6
$\begingroup$

I am wondering what would happen in a situation where there is some liquid in a closed container enter image description here
A is vacuum and B is the liquid.

I am also interested if there are any differences in behaviour when the ratio A/B changes.

$\endgroup$
9
  • $\begingroup$ in vacuum the water will come into the shape of a spherical ball due to surface tension $\endgroup$
    – Anni
    Jan 18, 2016 at 9:57
  • $\begingroup$ A lot depends on what the liquid is, what the initial pressure is, what the temperature is and whether you are maintaining the vacuum by some mechanism (otherwise it might quickly become non-vacuum). $\endgroup$ Jan 18, 2016 at 10:22
  • $\begingroup$ @RedGrittyBrick, I really wouldn't want this to be very specific, but the liquid could be juice (water seems a bit too common), the initial pressure could be 1 atm, room temperature. And regarding the vacuum, I don't want to maintain it. $\endgroup$
    – Raul M
    Jan 18, 2016 at 10:32
  • 1
    $\begingroup$ This is a fairly broad, because there is a lot that could happen and depends on the initial conditions previously mentioned. Is there anything specific you are looking for? $\endgroup$
    – Kyle Kanos
    Jan 18, 2016 at 11:52
  • 1
    $\begingroup$ @Anni: Physics is not my expertise, but aren't you ignoring gravity? $\endgroup$
    – phresnel
    Jan 18, 2016 at 15:08

2 Answers 2

9
$\begingroup$

A liquid-vapor interface is not a static interface, there is a so-called liquid-vapor equilibrium where molecules in the liquid phase are continuously escaping from the liquid into the vapor phase and vice versa vapor molecules are continuously captured by the liquid. In equilibrium, the number of molecules leaving the liquid into the vapor and leaving the vapor into the liquid are equal.

The liquid-vapor equilibrium is a function of pressure and temperature. When you heat a liquid more molecules will leave the liquid into the vapor (due to higher kinetic energies) than molecules from the vapor phase into the liquid and the interface is no longer in equilibrium; the liquid phase will slowly vaporize until it has disappeared. When you increase the pressure, the molecules require more kinetic energy to leave the liquid phase because the liquid molecules are closer together and their interaction energies are higher. This effectively increases the boiling point of the liquid and it takes a higher temperature to evaporate all the liquid (e.g. in pressure cookers).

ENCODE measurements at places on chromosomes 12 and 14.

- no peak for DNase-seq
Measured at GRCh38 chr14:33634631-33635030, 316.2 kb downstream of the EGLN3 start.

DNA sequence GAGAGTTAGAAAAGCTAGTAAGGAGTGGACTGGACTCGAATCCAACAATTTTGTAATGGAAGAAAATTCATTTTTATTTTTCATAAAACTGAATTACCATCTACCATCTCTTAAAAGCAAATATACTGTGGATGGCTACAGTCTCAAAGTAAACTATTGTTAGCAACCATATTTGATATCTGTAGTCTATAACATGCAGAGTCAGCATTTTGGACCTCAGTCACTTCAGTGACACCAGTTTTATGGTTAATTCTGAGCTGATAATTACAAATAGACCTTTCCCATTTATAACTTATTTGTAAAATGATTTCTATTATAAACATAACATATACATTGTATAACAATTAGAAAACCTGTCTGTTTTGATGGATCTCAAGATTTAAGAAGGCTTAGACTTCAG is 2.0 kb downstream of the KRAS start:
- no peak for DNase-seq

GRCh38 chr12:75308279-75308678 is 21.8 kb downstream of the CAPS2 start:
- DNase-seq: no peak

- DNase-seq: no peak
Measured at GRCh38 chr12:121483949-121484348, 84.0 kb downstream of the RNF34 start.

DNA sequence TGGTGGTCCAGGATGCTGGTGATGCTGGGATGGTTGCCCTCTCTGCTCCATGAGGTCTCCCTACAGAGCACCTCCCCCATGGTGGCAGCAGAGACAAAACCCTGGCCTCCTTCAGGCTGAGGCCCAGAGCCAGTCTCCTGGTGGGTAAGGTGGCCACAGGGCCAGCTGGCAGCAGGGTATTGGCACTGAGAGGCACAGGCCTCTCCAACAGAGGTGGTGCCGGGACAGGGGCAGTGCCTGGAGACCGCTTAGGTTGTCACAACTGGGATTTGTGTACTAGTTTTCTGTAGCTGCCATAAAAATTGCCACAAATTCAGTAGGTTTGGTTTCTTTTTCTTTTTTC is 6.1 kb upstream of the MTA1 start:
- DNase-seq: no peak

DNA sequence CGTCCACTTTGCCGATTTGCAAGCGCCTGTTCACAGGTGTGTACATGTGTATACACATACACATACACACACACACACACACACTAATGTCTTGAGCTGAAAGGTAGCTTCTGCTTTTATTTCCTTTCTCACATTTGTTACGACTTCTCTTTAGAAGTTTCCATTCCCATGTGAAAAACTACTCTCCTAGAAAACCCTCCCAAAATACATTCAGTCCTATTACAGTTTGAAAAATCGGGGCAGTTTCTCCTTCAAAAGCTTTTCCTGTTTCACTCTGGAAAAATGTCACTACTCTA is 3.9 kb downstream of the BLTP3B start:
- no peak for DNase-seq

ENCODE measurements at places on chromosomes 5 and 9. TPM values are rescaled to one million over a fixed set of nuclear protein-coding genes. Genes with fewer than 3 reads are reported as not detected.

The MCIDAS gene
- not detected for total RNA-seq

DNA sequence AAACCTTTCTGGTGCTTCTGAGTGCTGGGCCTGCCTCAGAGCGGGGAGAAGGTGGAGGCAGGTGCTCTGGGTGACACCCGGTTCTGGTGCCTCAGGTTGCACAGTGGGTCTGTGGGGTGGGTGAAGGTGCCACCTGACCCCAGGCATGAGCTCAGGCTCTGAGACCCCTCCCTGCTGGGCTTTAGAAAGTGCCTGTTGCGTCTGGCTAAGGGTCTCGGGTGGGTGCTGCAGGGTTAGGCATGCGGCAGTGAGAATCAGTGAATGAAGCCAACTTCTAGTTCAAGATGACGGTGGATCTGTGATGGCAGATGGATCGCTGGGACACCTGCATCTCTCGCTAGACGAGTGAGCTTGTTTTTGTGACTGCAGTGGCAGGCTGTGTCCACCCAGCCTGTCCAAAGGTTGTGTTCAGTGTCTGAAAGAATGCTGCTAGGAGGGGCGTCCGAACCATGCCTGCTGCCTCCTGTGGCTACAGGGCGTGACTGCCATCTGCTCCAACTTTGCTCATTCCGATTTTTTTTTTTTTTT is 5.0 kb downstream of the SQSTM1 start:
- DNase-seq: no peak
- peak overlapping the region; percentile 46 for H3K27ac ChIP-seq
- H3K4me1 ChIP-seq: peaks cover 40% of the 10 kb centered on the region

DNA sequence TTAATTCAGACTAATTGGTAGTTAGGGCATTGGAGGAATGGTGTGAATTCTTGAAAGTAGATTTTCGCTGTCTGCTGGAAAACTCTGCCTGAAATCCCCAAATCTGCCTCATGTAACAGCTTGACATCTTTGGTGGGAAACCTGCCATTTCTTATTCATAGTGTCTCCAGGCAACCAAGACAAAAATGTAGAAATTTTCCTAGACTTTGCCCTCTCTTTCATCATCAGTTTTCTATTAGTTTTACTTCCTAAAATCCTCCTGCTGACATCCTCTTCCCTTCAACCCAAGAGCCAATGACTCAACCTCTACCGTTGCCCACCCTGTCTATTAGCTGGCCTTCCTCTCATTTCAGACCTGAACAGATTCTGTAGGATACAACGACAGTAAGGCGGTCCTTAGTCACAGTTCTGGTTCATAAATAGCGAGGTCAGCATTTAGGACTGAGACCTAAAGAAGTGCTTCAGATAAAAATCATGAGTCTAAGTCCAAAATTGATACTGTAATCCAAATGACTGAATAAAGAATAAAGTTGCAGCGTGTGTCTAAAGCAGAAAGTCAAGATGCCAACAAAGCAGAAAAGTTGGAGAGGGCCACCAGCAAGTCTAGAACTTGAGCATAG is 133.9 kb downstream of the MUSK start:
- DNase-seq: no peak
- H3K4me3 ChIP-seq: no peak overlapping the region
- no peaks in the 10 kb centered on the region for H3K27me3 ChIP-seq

The opposite effect occurs when you decrease the pressure, i.e. you lower the boiling point of the liquid. It requires less energy (lower temperatures) to vaporize all the liquid. So by using a vaccuum pump you will first suck out some of the vapor reducing the pressure, causing the liquid to start vaporizing, creating vapor which is again sucked out by the pump. Only after all the liquid has vaporized, will the production of vapor stop and will you be able to reach a vaccuum.

So to answer your questions; If the situation can be created, some of the liquid will vaporize to fill section $A$ and the liquid will reduce in mass. The ratio $A/B$ dictates if only some of the liquid is vaporized or all of it.

$\endgroup$
3
  • $\begingroup$ What will happen to the body of liquid? Will it "disperse"(I don't think it's the appropriate word) in the whole space of A+B? $\endgroup$
    – Raul M
    Jan 18, 2016 at 18:38
  • $\begingroup$ @RaulM: If there was to exist a sudden vaccuum in $A$ then there would be a higher pressure in $B$ driving all the molecules toward $A$. These free molecules is what is known as the vapor. But this is a highly theoretical situation with little practical use because it is not realizable. $\endgroup$
    – nluigi
    Jan 18, 2016 at 21:04
  • $\begingroup$ Thank you for taking time to look at my question and answer it! $\endgroup$
    – Raul M
    Jan 19, 2016 at 9:54
6
$\begingroup$

The liquid will vaporize. You can just keep sucking. Will not be able to create a vacuum until all the liquid is gone.

If you had a barrier between the two and created a vacuum and then removed the barrier you would have vapor of the vapor pressure of the liquid at that temperature.

$\endgroup$
5
  • $\begingroup$ As I said in a comment. I don't intend in „keep sucking”. $\endgroup$
    – Raul M
    Jan 18, 2016 at 18:29
  • 1
    $\begingroup$ As I said in my answer then you are not going to achieve a vacuum. $\endgroup$
    – paparazzo
    Jan 18, 2016 at 18:30
  • $\begingroup$ My question was more like the second paragraph of your answer $\endgroup$
    – Raul M
    Jan 18, 2016 at 18:39
  • $\begingroup$ The question lacks that detail and inconsistent with the comment initial pressure could be 1 atm. $\endgroup$
    – paparazzo
    Jan 18, 2016 at 18:41
  • 1
    $\begingroup$ Thank you for taking time to look at my question and answer it! $\endgroup$
    – Raul M
    Jan 19, 2016 at 9:54

This site is temporarily in read-only mode and not accepting new answers.

Not the answer you're looking for? Browse other questions tagged .